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Iraqi Militias Find Relics Destroyed by IS in Ancient Town

  • Rikar Hussein

A destroyed artifact is seen at the ancient city of Hatra, south of Mosul, Iraq, April 27, 2017.

Iraqi militiamen, who drove Islamic State fighters from the ancient city of Hatra this week, found that IS had destroyed relics dating back more than 2,000 years.

"The sculptures and engraved images are destroyed, but the walls and towers of the kingdom of Hatra remain standing," said Marwa Rashid, a spokeswoman for Iraq's Popular Mobilization Forces, a Shi'ite militia that is clearing IS from villages north of Mosul in northern Iraq.

"There are many holes and scratches on the walls of the kingdom due to IS bullets," she said.

PMF units took full control over the historic city, about 110 kilometers southwest of Mosul, after a three-week offensive. Its recapture was a part of a regional military operation known as Muhammad Prophet of God.

Known historically as the ancient city where East meets West, Hatra is a UNESCO-listed World Heritage site and considered one of the archeological jewels of Iraq and capital of the first Arab kingdom. The large fortified site was founded in the 2nd or 3rd century B.C. and once was a thriving city under the influence of the Parthian Empire.

A view shows the ancient city of Hatra, south of Mosul, Iraq, April 27, 2017.
A view shows the ancient city of Hatra, south of Mosul, Iraq, April 27, 2017.

Its high and thick walls, reinforced by towers, helped it withstand invasions by the Romans in the years 116 and 198. Its temples offer a unique blend of Hellenistic and Roman architecture with Eastern decorative features.

The site stood undisturbed for decades until April 2015, when IS invaded it. Citing Hatra's "un-Islamic" nature, IS began destroying relics on the site.

Sculptures smashed

In a video released by IS after its occupation, IS fighters are seen smashing sculptures with sledgehammers and destroying images and artifacts on ancient walls with assault rifles.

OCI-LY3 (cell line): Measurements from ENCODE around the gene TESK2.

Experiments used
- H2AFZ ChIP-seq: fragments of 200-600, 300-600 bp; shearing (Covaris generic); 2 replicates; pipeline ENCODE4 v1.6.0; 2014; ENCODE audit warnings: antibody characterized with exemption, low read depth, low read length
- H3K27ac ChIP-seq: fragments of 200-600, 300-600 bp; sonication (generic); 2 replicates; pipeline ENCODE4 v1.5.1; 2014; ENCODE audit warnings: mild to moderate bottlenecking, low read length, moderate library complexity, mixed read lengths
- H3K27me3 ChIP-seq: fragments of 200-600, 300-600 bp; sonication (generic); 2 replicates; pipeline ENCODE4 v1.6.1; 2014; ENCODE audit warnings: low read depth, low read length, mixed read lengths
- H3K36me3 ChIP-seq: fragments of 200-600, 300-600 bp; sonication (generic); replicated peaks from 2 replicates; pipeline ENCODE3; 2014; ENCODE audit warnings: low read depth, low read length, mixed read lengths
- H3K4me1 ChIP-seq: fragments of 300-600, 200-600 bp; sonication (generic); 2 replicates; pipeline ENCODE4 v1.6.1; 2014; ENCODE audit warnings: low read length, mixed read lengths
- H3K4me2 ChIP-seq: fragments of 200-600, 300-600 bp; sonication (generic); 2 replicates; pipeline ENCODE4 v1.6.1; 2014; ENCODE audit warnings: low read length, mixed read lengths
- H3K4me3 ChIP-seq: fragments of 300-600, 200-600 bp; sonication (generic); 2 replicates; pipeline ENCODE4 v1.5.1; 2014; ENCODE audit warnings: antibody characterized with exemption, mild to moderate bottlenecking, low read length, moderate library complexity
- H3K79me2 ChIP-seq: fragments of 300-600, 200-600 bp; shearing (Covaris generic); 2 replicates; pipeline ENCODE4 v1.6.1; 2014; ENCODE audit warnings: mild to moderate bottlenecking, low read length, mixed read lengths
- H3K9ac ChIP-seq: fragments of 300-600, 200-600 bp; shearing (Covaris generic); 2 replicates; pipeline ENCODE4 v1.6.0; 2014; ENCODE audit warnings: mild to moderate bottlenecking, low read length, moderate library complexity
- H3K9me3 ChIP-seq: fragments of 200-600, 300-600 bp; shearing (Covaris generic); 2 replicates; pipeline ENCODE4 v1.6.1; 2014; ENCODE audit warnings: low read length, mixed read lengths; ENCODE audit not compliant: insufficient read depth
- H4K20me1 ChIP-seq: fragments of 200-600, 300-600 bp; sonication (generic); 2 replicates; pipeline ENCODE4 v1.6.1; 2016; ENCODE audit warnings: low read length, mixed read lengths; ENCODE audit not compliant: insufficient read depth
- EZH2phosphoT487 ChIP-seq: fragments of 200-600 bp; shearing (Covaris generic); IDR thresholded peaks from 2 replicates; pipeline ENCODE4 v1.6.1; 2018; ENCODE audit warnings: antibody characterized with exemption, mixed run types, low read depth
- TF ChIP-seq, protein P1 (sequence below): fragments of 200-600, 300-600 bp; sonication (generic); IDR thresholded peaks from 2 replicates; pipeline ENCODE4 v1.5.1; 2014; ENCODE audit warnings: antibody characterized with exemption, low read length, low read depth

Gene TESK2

UNESCO, the cultural heritage arm of the United Nations, called the destruction a war crime and has urged political and religious leaders in the region to take note.

"The destruction and looting of the remains of the capital of the first Arab kingdom is an immense loss for the Iraqi people and the world. Its liberation marks a positive turning point and paves the way for ensuring its protection and conservation," UNESCO Director-General Irina Bokova said Thursday.

PMF units said IS had planted land mines around the eastern gates of the site to deter their advances. Engineering teams will clear the site of any explosives before allowing Iraqi archeologists to assess the damage.

"The kingdom of Hatra will be standing high, God willing," Rashid said.

Mourners carry the coffins of fighters from Iraqi paramilitary troops who were killed in a battle against the Islamic State in the ancient city of Hatra, south of Mosul, during the funeral in Najaf, Iraq, April 27, 2017.
Mourners carry the coffins of fighters from Iraqi paramilitary troops who were killed in a battle against the Islamic State in the ancient city of Hatra, south of Mosul, during the funeral in Najaf, Iraq, April 27, 2017.

Since mid-2014, IS has destroyed dozens of historic sites in Iraq and Syria, including mosques, churches and Shi'ite religious halls known as hussainiyas. The group says shrines and statues are "false idols" that must be destroyed.

Sermed Alwan, president of the Iraqi Mesopotamian Heritage Association, said the extent of the damage nationwide to ancient sites had yet to be determined. But the initial accounting of the damage in Hatra is heartbreaking, he said.

"The loss of Hatra relics is huge for Iraq and for the international community," he said.

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